LB: They are always quick to respond when I reach out to them. I usually email, but sometimes I call. They did drop the ball once when I asked them if they wanted to take over my email marketing. They said they would come up with a plan and a cost and then never got back to me. I never followed up and decided to do it myself. I think I’m happier doing it myself and it saves me money. The thing about Wonderful Machine is, the more you put into it the more you get out of it.

BS: Have you had them negotiate any contracts for you and do you feel like they generated more income for you on any jobs than you would have likely generated on your own? Do they respond quickly when you need to put together a bid on short notice?

LB: I asked them to help me on a couple estimates and both time their numbers were way higher than the client wanted to pay. I’m not the best negotiator, so I don’t blame them for not getting those jobs. I have never had them bid a job on my behalf.

BS: Have they generated any work for you in national markets (i.e. outside the NW)?

LB: I’ve shot for mags like Sunset and Parents in the Pacific Northwest, but I can’t say they’ve gotten me work outside of this market (i.e. I haven’t shot outside the area for a lead I got from them). A while back they got an inquiry for a pretty big ad shoot and were pitching me as the photographer. Nothing ever materialized from it, though.

BS: Do you get the sense Wonderful Machine is well regarded by creative directors and editors (I’ve been familiar with Wonderful Machine for a long time and based on their now regular contributions to A Photo Editor, it seems like they are respected)?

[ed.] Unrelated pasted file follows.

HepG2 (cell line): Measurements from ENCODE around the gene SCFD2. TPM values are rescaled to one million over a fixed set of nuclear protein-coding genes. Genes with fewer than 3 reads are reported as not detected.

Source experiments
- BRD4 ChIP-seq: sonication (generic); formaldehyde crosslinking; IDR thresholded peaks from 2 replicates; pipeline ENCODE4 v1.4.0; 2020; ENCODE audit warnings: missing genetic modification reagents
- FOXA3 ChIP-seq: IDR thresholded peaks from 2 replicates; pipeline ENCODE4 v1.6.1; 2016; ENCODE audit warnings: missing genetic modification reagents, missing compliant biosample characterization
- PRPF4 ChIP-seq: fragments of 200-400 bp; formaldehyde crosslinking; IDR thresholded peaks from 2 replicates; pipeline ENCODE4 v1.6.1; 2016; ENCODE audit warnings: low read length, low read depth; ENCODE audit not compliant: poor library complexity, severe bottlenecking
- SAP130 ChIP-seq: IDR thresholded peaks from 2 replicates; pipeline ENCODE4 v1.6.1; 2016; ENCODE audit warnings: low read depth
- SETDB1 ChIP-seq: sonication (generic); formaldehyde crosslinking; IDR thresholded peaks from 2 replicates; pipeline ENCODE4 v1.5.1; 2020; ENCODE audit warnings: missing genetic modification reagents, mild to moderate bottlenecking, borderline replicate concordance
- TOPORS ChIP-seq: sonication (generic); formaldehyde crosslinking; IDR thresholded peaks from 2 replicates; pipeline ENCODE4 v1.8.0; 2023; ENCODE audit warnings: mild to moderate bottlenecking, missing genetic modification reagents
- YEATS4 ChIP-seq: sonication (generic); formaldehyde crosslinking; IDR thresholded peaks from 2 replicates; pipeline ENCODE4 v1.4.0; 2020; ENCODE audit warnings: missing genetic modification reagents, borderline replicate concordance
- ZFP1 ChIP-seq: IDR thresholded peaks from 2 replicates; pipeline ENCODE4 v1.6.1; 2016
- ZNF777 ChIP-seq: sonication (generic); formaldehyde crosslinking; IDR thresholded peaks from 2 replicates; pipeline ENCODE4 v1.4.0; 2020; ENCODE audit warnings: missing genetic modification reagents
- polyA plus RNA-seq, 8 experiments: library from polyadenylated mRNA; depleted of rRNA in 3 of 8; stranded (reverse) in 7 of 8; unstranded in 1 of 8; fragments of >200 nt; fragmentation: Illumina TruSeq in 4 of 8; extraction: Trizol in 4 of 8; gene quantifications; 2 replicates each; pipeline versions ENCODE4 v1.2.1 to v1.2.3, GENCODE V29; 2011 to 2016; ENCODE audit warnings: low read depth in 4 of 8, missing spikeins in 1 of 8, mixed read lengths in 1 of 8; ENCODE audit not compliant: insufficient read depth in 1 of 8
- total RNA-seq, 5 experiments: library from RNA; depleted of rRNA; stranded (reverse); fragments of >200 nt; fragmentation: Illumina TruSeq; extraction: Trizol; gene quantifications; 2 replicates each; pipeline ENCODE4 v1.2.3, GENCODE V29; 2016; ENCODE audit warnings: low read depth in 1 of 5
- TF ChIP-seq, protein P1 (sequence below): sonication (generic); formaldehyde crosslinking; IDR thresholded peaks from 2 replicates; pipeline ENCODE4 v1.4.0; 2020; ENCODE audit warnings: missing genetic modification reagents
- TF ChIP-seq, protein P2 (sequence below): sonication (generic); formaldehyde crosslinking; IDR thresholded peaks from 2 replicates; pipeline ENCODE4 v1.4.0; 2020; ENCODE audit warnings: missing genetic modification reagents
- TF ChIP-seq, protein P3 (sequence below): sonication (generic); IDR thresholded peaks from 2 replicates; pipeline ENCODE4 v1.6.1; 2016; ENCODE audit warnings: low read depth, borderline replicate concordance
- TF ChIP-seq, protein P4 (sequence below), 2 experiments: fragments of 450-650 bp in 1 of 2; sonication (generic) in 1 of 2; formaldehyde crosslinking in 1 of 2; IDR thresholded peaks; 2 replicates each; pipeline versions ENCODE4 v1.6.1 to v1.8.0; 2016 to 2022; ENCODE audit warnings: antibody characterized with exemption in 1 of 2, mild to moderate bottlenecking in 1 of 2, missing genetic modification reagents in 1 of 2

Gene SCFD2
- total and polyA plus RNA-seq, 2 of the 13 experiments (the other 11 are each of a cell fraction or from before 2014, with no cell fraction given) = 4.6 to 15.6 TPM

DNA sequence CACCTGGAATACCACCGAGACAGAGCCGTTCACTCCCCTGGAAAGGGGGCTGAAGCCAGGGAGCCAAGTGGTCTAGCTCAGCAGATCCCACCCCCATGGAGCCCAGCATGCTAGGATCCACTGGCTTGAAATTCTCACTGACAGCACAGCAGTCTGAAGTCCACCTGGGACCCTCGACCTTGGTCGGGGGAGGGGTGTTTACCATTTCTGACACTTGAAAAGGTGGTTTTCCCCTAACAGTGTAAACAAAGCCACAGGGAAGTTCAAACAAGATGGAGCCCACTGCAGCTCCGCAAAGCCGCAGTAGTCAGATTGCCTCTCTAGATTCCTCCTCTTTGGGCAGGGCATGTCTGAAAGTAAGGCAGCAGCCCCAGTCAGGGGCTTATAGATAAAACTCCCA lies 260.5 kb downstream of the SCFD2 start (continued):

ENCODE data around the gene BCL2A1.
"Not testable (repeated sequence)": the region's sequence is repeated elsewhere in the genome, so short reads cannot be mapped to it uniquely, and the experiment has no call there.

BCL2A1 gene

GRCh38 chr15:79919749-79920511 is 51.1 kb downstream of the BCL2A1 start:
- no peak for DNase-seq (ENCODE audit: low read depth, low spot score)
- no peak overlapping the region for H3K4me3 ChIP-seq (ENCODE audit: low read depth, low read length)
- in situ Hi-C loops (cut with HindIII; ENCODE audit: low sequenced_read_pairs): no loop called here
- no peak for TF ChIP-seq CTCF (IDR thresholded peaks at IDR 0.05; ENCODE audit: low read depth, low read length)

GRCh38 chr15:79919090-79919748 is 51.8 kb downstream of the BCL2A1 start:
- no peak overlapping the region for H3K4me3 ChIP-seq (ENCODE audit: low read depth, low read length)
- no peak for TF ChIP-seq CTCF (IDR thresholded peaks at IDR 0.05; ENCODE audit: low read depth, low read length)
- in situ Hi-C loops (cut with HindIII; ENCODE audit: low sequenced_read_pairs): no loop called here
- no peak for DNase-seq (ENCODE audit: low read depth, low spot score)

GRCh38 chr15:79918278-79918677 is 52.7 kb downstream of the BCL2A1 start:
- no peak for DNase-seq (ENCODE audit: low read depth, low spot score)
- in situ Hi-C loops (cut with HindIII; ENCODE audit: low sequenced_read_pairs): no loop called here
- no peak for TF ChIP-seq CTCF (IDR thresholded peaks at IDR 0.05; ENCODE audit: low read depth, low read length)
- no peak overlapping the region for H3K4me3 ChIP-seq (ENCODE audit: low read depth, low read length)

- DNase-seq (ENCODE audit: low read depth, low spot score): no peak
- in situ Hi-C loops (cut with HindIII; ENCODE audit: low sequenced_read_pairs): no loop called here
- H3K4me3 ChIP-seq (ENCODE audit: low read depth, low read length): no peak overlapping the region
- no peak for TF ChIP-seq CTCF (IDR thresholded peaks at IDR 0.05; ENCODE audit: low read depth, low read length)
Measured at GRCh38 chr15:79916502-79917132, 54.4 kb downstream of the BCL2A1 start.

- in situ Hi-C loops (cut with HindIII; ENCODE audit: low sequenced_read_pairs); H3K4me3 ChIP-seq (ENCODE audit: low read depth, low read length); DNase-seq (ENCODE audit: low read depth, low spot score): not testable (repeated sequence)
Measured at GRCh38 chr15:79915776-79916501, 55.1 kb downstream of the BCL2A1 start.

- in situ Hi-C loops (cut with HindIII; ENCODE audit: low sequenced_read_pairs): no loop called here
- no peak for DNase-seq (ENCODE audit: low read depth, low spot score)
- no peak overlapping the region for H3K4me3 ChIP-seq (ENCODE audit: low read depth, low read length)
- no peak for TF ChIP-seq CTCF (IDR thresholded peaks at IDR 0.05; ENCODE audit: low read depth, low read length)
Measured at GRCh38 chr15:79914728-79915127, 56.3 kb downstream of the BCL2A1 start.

LB: Yes, absolultely. Though, there is some confusion because they are not reps in the traditional sense, but some art buyers / photo editors think of them as reps.

BS: Do you think there is any industry bias against this type of representation model?

LB: I don’t really know. Honestly, I think a majority of the WM photographers are at the emerging stage of their career. So, you’re in that pool and associated with that level of photographer. Definitely some talent in the ranks, but I don’t think it has the same clout as Workbook.com or more exclusive source sites like LeBook. Some photographers are so popular and in demand that they don’t even have websites. How’s that for cocky?

Again, WM is a great way to get traffic to your site. Then it’s up to you to sell yourself and get the work.

BS: Are there any downsides to signing with them (other than the cost) and has the membership been a good value for you?

LB: I’m paying a $100 a month. I’ve definitely gotten enough work each from them to justify the expense. Stats wise, I had 645 visitors from WM last year and they were my #1 source site referral and #3 overall. If half of them were qualified leads, that’s $3.75 per click. About what you would spend on a Google AdWords.

Photo Biz: Do Your CODB to Create Your Pricing